and happiness in the community.” Burgess and her fellow volunteer Lee Carey came up with the idea this summer. Since the legion doesn’t have Wi-Fi in the building, the program is being offered one-on-one in clients’ homes rather than in a classroom setting. So far Burgess and Carey have worked with two people, and another client is waiting to book an appointment. The 90-minute lessons start with the basics. The client will learn how to work with their email account, including adding and saving attachments, blind copying and carbon copying recipients, forwarding emails, organizing their inbox and creating rules. They can also learn how to organize documents on their computer. Creating folders and subfolders are on the curriculum, as well as filing photos and scanning a document. Seniors can also get a handle on surfing the Internet. Burgess and Carey will give them a list of useful sites (City of Ottawa, weather, media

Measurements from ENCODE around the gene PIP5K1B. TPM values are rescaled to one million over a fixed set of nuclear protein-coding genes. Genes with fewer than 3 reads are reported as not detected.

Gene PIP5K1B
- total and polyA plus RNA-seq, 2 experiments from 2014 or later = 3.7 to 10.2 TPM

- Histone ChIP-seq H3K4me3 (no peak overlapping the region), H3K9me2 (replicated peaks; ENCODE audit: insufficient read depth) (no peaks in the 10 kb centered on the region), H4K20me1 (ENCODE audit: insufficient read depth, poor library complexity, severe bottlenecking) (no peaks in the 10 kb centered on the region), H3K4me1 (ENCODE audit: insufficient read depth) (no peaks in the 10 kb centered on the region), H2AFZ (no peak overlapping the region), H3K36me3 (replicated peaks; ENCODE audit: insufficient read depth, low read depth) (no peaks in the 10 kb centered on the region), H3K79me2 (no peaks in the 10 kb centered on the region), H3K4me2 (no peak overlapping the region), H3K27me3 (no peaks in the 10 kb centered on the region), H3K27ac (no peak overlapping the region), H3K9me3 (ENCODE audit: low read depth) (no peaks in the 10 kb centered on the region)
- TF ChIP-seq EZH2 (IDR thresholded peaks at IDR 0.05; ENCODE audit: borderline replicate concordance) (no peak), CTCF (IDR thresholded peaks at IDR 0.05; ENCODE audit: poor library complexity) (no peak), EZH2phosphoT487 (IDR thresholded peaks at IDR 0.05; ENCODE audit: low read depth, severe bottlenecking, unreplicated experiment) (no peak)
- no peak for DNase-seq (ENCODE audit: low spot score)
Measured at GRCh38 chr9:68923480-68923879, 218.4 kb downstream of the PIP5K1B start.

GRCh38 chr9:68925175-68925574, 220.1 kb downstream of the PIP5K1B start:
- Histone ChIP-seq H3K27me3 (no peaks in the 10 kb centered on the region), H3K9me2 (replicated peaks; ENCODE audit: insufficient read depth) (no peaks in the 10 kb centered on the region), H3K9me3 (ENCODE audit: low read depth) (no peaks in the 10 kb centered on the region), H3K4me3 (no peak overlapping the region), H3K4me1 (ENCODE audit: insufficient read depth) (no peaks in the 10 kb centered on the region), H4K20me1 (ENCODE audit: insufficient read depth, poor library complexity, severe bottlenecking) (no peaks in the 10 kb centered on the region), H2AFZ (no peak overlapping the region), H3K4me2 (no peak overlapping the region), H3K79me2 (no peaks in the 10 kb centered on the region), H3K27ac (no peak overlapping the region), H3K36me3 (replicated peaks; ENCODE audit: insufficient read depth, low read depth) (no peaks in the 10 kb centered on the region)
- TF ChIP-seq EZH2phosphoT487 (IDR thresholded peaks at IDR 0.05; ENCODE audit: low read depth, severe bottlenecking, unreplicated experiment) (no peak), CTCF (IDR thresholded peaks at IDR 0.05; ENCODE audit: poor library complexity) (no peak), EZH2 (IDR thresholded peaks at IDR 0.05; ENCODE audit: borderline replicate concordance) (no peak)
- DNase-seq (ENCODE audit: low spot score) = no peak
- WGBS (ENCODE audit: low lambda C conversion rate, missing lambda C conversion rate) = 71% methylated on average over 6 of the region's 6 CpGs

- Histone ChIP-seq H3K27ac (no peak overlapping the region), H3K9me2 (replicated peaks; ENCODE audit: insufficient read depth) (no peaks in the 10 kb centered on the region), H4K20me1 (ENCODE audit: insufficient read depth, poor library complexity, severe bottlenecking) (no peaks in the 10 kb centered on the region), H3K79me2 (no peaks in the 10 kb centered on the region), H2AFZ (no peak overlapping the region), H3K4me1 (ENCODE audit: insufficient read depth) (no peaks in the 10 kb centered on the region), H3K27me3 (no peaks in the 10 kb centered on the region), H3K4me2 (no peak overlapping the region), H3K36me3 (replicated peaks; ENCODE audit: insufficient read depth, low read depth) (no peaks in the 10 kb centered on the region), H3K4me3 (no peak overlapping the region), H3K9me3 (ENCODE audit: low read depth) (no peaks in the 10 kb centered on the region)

outlets and help sites) and show them how to search for information, download content and save favourites. “I try to keep it so I don’t throw too much at them at once,” said Burgess, who works as a business analyst for new computer systems for the RCMP. “If they feel overpowered they shrink back. I want to give them enough to get started.” Burgess said the lessons are free to seniors who live in Osgoode Township, the Manotick area and Kemptville. They will take their services outside of that area, but may charge a small fee to support travel costs. The money would go back to the legion. Burgess said the program has already garnered some interest in the Osgoode and Manotick areas. “In a sense it’s a bit of a pilot, but we haven’t put an end date on it,” she said. “If it takes off we’ll see if we can get more volunteers to help out.” For more information or to book an appointment, call Burgess at 613-8214409.